Tuesday, 25 December 2012
Day 138–Camping Stories II
Continuing on my first solo camping trip into Algonquin park – Part 1 here.
So I had planned out my whole trip quite well, the route I would take, and all my meals etc. I have a small gas stove in case there was a fire ban, a long sleeve shirt and hat to protect from the sun, lots of dry food like trail mix and things that would not rot on route. I also had a water purifier, although at that time it was ok to drink right from some of the lakes, with only minimal risk of getting beaver fever.
It was the first night on Opeongo Lake where I encountered my little friend. I was lying in my tent half asleep, when I felt something fall on my sleeping bag. Before I knew it, it had crawled up right to the top and was on my chest – I could barely make out his shadow, he just sat there, looking down at me as if to say ‘Hey, who are you?’. I brushed him off and he scurried away. I still don’t know how he got in or out, as I could not find any holes in my tent.
At nightfall, I could clearly hear the echoing sound of the Loons… it was haunting. That alone is enough to make me want to go back there again. (Here is a good clip of Loons calling). I was actually stirred out of a dream that night to their calls, and fascinatingly enough, the sounds had merged with my dream which needless to say, was quite strange. Not long after, to my surprise I also heard the sound of coyotes or wolves howling in the distance. It was a spooky… a crying sort of sound, to which I was in awe for a while after words.
I portaged roughly 5km to get to my second destination, where I planned to stay on Little Crow lake for the second night, but I was excited to head up Crow river to get to my next campsite. It was a lot farther than I had planned for, as the river was small and very winding. The wind was strong and against me for the most part, as it was a flat area with lots of long grass. This paddle took me roughly 4 hours or so. I met a couple in a canoe coming the other way, and recall asking them if it was much farther to the next portages, which they said no, thankfully, as I was getting tired.
It was along this route that I came around a corner, and suddenly there was this huge Moose in the water 20 feet in front of me! (not quite as big as this one though) The wind was pushing me towards him, so I had to quickly back-paddle. He was grazing in the water and didn’t even flinch when I saw him. So I sat observing him for about 15 minutes.
I recall the clouds getting dark, there was a storm approaching, and I was nowhere near my destination. This of course, is the perfect time to get lost. The river I was on was getting narrower and narrower, until I was getting covered in cob webs from the grass as my canoe scraped by. When I finally turned around I did not know which way to go. Being religious at the time, and a bit distressed, I asked God to show me the way – no response. About 10 minutes later and a few more prayers, I saw a pack of ducks take off. This I took for a sign, and headed in that direction, and luckily it was the right one. The sky was very dark now, and I had to paddle like crazy to get across the lake to my campsite without getting soaked or struck by lightning.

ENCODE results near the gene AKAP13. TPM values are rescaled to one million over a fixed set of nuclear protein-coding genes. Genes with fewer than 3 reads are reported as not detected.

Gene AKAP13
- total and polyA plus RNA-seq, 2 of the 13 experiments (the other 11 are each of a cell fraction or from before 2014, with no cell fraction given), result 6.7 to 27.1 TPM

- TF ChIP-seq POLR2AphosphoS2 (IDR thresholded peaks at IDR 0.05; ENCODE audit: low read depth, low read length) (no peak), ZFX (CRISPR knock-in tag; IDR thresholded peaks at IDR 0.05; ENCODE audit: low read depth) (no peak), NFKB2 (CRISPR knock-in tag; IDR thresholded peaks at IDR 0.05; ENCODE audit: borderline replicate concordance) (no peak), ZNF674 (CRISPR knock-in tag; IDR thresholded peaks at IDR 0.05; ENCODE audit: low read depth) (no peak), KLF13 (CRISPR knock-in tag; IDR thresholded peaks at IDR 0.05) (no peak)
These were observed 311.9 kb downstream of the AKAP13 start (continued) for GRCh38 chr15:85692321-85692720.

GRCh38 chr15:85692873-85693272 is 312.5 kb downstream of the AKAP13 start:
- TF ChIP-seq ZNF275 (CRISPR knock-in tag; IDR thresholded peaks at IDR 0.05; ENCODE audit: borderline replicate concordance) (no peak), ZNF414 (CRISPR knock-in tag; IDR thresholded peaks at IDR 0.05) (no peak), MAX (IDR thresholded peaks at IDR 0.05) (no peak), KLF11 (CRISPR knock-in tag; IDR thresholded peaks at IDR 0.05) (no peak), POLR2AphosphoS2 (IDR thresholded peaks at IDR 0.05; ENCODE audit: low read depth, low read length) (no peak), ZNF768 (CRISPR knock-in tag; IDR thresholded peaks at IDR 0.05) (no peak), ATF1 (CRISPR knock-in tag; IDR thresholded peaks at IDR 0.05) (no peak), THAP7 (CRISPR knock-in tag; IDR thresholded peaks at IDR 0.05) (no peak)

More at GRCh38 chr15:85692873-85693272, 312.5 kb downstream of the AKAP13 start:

The next day I had some time to take a hike and check out the large Red pine trees along an old trail in the area around Dickson Lake. And being the only one on the lake, I got a really cool island campsite for the first time. Little did I realize how fortunate that would turn out. As night settled in, I was sitting by the fire and I noticed something out of the corner of my eye. “What the hell is that?” I wondered. It was a light in the sky. “hmm… weird” I thought, kind of spooked, not knowing what it was. “Aliens” I thought lol.
Then I saw it again, and again, until I finally figured it out. It was the Northern Lights. “Ahh Cool” I said to myself, as I put my sleeping bag on a flat rock area with no trees obstructing my view so I could lay back to observe the free spectacle. And an Amazing spectacle it was… they moved in and out, appearing out of nowhere, getting larger and brighter by the minute, until eventually they filled the entire sky! I was astounded and could not stop saying “WOW!”. No words can describe, and the link I gave does not even do justice to what I saw that night. I have never seen anything like it. They were coming in from all sides, and appeared to zoom up in an arc, heading straight up into the sky. It gave me chills and this awesome sense of wonder, a feeling of infinity. That was certainly something I did not, or could not have planned for, but thankfully, I was in the perfect spot at the perfect time to see it.
To end my trip I had a 5.3km portage, which I did in 2 trips – one with my canoe and one with my pack – so 16 km in total. Finally there was the 2 hr. paddle back via Opeongo Lake. My back was sore by the end of that run.
Overall it was a fun journey. These days however, I am on a different kind of journey – the Journey to Life. This particular adventure has many fascinating and surprising turns of its own. Anyone is able to take it, if one can find the the courage to face ones fears and stop denying what we have all allowed to exist in this world. This has to change, and we all have to change, so we can stand and work together to become the solution, rather than the problem in our world. The Journey to Life is the Ultimate Adventure of All Time, and I would not trade it for anything.